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For some integers $a$ and $b$, the same integer satisfies both of the equations $$x^2 - ax + 2014 = 0$$ and $$x^2 - bx + 2015 = 0.$$ What is the greatest possible value of this common solution?

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  • $\begingroup$ where did you stuck? $\endgroup$ – MAN-MADE Aug 16 '17 at 4:41
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    $\begingroup$ Please add a bit of context to your Question. What brought the problem to your attention? What have you tried? Is it an exercise that followed the Rational Roots Test or some other study material? $\endgroup$ – hardmath Aug 16 '17 at 4:42
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    $\begingroup$ Hint: So $x$ satisfies both those equations. Therefore it satisfies the difference of those two equations, eliminating the quadratic term and allowing you to conclude that... $\endgroup$ – Jyrki Lahtonen Aug 16 '17 at 6:43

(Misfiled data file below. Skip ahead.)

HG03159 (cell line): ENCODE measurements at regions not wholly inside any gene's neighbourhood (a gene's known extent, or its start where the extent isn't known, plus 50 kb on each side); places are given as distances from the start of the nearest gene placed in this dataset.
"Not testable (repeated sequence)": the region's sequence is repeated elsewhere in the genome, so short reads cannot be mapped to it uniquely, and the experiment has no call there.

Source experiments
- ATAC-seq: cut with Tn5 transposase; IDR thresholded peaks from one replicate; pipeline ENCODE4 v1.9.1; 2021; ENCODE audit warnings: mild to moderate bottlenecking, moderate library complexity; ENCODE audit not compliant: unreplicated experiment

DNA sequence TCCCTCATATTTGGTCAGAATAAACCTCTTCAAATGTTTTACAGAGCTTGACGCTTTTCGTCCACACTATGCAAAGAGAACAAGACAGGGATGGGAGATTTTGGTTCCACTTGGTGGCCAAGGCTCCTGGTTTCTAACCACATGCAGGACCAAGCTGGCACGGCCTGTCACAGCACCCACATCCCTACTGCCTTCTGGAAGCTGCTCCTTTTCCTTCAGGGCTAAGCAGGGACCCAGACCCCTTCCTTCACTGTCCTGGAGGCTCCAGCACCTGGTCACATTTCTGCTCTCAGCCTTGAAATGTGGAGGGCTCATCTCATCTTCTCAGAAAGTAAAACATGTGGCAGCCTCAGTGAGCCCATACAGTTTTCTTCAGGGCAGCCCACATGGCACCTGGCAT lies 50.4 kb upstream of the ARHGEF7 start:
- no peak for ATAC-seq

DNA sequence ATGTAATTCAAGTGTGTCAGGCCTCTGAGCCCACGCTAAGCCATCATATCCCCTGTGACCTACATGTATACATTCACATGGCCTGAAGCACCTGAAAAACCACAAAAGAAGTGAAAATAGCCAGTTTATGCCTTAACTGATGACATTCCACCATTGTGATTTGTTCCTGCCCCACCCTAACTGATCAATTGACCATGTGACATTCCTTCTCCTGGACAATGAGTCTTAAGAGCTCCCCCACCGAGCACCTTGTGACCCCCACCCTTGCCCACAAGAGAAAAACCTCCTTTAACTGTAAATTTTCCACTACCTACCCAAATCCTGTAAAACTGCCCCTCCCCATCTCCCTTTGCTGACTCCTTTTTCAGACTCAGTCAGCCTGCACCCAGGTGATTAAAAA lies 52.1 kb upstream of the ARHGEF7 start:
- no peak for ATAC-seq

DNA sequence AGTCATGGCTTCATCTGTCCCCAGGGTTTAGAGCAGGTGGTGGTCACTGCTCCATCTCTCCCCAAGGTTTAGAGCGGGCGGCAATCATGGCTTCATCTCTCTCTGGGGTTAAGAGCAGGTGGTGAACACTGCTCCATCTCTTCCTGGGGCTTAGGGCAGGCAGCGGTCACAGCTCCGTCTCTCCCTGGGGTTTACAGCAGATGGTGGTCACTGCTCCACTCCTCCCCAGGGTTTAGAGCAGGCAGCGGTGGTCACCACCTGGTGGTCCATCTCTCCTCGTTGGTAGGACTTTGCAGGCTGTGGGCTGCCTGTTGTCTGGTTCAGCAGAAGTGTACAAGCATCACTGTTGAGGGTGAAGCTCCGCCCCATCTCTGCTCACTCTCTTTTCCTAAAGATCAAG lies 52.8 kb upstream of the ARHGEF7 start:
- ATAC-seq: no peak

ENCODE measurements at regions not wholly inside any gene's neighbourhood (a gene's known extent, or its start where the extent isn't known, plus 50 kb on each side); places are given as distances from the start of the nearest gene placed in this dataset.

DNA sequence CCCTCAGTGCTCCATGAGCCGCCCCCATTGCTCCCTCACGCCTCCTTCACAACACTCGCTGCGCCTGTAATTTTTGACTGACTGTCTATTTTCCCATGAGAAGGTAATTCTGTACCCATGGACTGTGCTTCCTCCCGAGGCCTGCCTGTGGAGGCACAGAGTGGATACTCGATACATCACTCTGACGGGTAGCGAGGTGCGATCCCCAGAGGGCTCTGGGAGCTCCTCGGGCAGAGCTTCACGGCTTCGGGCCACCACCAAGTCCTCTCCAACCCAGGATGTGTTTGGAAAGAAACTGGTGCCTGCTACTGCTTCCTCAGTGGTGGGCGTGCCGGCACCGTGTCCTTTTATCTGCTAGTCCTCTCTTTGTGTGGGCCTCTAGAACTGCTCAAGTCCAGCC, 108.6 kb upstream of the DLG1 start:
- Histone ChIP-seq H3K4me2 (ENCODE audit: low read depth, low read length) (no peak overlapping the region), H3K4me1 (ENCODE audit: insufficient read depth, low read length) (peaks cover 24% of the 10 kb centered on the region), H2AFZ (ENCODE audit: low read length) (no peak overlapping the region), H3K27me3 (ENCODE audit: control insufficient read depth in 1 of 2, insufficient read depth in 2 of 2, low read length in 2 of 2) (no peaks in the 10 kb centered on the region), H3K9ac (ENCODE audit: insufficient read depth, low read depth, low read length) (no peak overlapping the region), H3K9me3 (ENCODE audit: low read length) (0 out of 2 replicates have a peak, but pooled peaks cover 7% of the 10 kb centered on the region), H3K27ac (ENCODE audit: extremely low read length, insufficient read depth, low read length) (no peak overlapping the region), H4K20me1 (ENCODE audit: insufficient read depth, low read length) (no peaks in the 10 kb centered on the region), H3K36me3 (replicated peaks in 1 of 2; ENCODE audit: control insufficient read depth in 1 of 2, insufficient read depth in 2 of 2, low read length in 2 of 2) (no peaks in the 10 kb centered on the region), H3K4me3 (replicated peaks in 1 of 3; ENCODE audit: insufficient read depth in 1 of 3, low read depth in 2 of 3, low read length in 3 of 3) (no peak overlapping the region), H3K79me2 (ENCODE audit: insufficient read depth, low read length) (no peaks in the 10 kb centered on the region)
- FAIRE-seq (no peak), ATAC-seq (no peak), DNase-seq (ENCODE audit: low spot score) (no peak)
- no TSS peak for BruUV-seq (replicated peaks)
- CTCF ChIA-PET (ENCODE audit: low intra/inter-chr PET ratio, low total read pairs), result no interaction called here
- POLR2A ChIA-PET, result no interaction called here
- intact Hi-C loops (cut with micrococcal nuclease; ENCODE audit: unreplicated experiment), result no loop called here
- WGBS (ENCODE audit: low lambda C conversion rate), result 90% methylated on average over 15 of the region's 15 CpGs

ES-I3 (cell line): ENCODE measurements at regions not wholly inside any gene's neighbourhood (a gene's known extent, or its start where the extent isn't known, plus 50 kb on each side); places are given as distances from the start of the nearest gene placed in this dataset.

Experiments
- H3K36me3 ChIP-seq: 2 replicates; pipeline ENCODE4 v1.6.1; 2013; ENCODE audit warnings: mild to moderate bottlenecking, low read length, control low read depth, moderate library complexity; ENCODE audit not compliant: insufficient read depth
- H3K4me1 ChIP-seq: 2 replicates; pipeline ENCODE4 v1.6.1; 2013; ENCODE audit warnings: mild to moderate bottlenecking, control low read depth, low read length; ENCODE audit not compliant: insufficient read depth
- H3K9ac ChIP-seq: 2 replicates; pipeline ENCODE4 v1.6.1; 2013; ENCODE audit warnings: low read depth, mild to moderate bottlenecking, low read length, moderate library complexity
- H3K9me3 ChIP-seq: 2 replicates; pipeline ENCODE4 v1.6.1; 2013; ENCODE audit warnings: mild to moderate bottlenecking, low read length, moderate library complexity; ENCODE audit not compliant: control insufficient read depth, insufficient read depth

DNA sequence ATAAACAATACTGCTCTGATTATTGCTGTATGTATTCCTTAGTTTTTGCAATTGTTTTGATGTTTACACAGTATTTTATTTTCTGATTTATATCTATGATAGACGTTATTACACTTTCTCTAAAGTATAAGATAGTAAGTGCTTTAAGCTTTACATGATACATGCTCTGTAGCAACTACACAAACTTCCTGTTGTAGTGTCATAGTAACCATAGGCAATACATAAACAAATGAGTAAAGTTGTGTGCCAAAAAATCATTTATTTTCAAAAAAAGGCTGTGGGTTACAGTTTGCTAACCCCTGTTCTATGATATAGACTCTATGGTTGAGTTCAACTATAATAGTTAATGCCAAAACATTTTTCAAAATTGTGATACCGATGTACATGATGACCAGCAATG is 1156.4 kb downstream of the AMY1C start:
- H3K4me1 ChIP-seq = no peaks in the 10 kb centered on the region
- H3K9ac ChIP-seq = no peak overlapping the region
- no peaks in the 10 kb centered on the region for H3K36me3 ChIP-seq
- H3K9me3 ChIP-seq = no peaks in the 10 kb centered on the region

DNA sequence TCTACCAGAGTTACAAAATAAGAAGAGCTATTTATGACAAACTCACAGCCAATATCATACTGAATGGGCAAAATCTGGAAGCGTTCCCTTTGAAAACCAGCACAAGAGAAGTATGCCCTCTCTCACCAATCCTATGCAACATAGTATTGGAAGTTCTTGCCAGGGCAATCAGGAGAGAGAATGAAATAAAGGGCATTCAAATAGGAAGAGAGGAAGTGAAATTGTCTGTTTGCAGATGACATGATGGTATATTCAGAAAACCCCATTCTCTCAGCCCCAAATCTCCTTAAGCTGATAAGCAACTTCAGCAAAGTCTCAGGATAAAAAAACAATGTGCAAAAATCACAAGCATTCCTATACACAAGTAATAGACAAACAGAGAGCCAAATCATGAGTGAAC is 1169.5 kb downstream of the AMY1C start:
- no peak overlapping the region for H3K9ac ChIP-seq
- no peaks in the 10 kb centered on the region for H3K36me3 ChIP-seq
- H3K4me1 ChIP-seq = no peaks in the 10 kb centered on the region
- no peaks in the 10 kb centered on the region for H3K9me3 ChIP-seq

• $\begingroup$ @JyrkiLahtonen I figured it out using this hint and I understood it better than the answer given. Thank you! $\endgroup$ – Jeff Aug 17 '17 at 2:32
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Let $x_1$ and $x_2$ be roots of the first equation and $x_1$ and $x_3$ be roots of the second.

Thus, $x_1x_2=2014$ and $x_1x_3=2015$, which gives $2014$ and $2015$ divided by $x_1$,

which gives $x_1=1$ or $x_1=-1$, which gives the answer: $1$.

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Both solutions are integers (this is the big hint), so let factoring them out For x^2 - ax + 2014,there are only two possible factors (x±1)(x±2014) or (x±2)(x±1007) the solutions will be ±1 & ±2014, or ±2 & ±1007

For x^2 - bx + 2015, (x±1)(x±2015) or (x±5)(x±403) the solutions are ±1 & ±2015 or ±5 & ±403

So, the greatest possible common solution is 1

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